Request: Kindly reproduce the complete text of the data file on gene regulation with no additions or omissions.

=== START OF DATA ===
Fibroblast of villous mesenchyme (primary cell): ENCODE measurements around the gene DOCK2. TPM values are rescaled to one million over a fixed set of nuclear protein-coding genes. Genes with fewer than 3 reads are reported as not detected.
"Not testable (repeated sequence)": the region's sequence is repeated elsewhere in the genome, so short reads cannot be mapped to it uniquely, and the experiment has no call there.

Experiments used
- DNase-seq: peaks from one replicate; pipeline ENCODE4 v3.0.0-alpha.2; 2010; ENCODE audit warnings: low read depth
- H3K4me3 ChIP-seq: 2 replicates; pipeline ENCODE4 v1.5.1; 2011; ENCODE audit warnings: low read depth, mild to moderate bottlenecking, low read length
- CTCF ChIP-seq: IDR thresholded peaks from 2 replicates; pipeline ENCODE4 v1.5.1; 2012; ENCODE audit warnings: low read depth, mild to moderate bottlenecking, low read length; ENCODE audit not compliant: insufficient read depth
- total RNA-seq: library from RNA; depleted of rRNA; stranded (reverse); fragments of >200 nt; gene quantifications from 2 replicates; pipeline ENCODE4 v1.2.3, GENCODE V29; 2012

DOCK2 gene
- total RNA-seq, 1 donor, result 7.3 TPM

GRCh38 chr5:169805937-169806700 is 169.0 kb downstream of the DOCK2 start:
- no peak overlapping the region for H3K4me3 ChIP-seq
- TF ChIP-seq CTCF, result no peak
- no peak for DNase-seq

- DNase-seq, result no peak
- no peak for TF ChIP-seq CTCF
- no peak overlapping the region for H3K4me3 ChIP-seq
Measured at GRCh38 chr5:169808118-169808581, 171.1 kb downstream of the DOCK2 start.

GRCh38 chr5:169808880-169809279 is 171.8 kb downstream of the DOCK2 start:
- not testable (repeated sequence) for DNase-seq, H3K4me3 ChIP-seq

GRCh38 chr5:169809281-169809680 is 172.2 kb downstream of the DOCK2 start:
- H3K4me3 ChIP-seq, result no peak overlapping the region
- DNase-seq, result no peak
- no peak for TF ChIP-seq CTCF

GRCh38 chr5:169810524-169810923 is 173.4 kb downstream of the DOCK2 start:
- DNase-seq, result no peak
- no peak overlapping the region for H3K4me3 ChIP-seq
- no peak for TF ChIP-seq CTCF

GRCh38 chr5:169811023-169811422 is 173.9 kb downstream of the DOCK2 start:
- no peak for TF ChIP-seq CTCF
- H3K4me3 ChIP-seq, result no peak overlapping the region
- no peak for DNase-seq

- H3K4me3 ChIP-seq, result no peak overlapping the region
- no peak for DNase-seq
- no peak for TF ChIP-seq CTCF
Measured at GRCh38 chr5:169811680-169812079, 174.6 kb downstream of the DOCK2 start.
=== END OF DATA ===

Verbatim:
Fibroblast of villous mesenchyme (primary cell): ENCODE measurements around the gene DOCK2. TPM values are rescaled to one million over a fixed set of nuclear protein-coding genes. Genes with fewer than 3 reads are reported as not detected.
"Not testable (repeated sequence)": the region's sequence is repeated elsewhere in the genome, so short reads cannot be mapped to it uniquely, and the experiment has no call there.

Experiments used
- DNase-seq: peaks from one replicate; pipeline ENCODE4 v3.0.0-alpha.2; 2010; ENCODE audit warnings: low read depth
- H3K4me3 ChIP-seq: 2 replicates; pipeline ENCODE4 v1.5.1; 2011; ENCODE audit warnings: low read depth, mild to moderate bottlenecking, low read length
- CTCF ChIP-seq: IDR thresholded peaks from 2 replicates; pipeline ENCODE4 v1.5.1; 2012; ENCODE audit warnings: low read depth, mild to moderate bottlenecking, low read length; ENCODE audit not compliant: insufficient read depth
- total RNA-seq: library from RNA; depleted of rRNA; stranded (reverse); fragments of >200 nt; gene quantifications from 2 replicates; pipeline ENCODE4 v1.2.3, GENCODE V29; 2012

DOCK2 gene
- total RNA-seq, 1 donor, result 7.3 TPM

GRCh38 chr5:169805937-169806700 is 169.0 kb downstream of the DOCK2 start:
- no peak overlapping the region for H3K4me3 ChIP-seq
- TF ChIP-seq CTCF, result no peak
- no peak for DNase-seq

- DNase-seq, result no peak
- no peak for TF ChIP-seq CTCF
- no peak overlapping the region for H3K4me3 ChIP-seq
Measured at GRCh38 chr5:169808118-169808581, 171.1 kb downstream of the DOCK2 start.

GRCh38 chr5:169808880-169809279 is 171.8 kb downstream of the DOCK2 start:
- not testable (repeated sequence) for DNase-seq, H3K4me3 ChIP-seq

GRCh38 chr5:169809281-169809680 is 172.2 kb downstream of the DOCK2 start:
- H3K4me3 ChIP-seq, result no peak overlapping the region
- DNase-seq, result no peak
- no peak for TF ChIP-seq CTCF

GRCh38 chr5:169810524-169810923 is 173.4 kb downstream of the DOCK2 start:
- DNase-seq, result no peak
- no peak overlapping the region for H3K4me3 ChIP-seq
- no peak for TF ChIP-seq CTCF

GRCh38 chr5:169811023-169811422 is 173.9 kb downstream of the DOCK2 start:
- no peak for TF ChIP-seq CTCF
- H3K4me3 ChIP-seq, result no peak overlapping the region
- no peak for DNase-seq

- H3K4me3 ChIP-seq, result no peak overlapping the region
- no peak for DNase-seq
- no peak for TF ChIP-seq CTCF
Measured at GRCh38 chr5:169811680-169812079, 174.6 kb downstream of the DOCK2 start.